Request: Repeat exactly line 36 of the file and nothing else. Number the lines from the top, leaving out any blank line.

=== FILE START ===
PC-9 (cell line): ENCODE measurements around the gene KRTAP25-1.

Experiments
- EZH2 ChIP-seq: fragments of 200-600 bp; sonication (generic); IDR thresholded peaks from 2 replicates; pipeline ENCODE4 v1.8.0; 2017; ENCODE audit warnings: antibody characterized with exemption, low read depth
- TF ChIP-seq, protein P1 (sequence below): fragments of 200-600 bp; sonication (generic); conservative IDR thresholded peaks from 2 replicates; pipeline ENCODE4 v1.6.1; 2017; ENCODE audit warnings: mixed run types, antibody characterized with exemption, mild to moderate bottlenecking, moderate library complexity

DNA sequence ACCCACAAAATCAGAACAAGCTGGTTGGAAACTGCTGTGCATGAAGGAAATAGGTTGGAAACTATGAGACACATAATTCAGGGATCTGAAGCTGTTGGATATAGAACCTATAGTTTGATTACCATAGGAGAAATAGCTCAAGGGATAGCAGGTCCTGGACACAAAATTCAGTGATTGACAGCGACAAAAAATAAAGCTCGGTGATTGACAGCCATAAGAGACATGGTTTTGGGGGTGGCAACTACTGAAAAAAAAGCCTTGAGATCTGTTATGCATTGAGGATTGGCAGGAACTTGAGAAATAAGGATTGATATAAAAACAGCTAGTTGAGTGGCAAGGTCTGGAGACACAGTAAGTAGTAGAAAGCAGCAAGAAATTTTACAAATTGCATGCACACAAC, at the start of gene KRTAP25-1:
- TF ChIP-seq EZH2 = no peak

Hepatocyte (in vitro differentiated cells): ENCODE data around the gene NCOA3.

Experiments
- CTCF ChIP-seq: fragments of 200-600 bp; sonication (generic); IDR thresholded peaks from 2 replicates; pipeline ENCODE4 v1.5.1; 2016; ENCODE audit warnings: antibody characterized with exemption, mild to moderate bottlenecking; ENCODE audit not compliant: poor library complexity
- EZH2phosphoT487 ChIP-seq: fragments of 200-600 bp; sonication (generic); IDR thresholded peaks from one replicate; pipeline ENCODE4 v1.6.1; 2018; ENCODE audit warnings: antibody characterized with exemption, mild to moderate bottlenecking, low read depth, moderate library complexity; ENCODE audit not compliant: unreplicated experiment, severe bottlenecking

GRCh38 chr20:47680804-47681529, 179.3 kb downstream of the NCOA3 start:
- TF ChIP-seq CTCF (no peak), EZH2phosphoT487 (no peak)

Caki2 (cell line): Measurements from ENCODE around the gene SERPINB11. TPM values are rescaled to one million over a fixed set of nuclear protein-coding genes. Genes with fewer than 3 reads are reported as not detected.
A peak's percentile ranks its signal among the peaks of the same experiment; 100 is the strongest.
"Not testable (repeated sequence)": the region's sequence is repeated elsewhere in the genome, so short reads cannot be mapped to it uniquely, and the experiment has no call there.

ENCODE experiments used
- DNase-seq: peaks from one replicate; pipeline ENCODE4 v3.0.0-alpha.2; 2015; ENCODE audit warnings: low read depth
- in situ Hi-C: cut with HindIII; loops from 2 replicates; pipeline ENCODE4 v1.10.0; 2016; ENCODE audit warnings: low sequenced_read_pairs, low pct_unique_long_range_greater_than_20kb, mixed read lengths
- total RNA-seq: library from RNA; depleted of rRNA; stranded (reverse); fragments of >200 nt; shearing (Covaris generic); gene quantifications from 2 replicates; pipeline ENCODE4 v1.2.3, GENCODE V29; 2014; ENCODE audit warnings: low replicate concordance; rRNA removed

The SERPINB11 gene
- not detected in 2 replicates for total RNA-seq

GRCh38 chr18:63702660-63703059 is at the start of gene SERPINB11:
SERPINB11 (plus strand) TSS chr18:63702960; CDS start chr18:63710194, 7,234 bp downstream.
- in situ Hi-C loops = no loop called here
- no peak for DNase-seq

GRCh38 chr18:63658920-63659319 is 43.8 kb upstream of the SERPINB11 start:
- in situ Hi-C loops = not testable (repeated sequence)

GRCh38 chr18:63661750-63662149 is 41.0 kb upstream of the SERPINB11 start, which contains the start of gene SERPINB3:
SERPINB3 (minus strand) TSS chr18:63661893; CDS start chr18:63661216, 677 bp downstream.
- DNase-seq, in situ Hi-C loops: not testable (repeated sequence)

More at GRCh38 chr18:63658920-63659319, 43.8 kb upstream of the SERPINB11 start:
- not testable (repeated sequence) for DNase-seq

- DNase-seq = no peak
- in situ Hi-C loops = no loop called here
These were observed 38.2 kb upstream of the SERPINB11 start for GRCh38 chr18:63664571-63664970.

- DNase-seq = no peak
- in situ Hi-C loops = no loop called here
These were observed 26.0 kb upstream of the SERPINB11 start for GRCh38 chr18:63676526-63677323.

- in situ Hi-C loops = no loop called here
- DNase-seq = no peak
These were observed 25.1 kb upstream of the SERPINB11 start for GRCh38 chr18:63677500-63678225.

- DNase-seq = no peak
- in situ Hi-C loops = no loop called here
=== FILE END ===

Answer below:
- DNase-seq = no peak